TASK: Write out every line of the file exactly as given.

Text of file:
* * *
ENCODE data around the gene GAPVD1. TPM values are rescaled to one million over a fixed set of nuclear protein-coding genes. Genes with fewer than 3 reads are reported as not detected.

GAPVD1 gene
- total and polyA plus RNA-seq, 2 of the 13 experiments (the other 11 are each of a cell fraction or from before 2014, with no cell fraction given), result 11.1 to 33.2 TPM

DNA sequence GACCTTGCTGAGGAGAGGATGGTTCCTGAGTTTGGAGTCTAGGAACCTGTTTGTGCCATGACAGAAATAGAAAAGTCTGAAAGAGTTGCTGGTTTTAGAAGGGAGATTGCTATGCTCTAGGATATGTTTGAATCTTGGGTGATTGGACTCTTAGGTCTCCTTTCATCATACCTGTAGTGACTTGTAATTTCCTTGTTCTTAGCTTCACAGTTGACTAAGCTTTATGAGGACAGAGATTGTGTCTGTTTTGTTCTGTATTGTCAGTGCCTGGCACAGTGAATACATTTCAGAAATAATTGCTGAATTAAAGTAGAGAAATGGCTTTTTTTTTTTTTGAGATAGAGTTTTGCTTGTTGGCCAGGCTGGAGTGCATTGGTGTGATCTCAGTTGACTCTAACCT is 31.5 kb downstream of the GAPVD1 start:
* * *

ENCODE data around the gene GAPVD1. TPM values are rescaled to one million over a fixed set of nuclear protein-coding genes. Genes with fewer than 3 reads are reported as not detected.

GAPVD1 gene
- total and polyA plus RNA-seq, 2 of the 13 experiments (the other 11 are each of a cell fraction or from before 2014, with no cell fraction given), result 11.1 to 33.2 TPM

DNA sequence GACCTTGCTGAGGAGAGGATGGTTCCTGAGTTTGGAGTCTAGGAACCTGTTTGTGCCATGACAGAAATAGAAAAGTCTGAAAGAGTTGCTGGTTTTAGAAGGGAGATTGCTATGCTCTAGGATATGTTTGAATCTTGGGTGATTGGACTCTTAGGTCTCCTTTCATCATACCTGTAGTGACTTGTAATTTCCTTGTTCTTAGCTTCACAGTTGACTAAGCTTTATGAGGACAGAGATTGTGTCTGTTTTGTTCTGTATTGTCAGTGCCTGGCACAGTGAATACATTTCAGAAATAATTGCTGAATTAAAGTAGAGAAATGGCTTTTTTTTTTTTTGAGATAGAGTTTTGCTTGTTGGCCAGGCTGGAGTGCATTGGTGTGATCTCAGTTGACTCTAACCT is 31.5 kb downstream of the GAPVD1 start: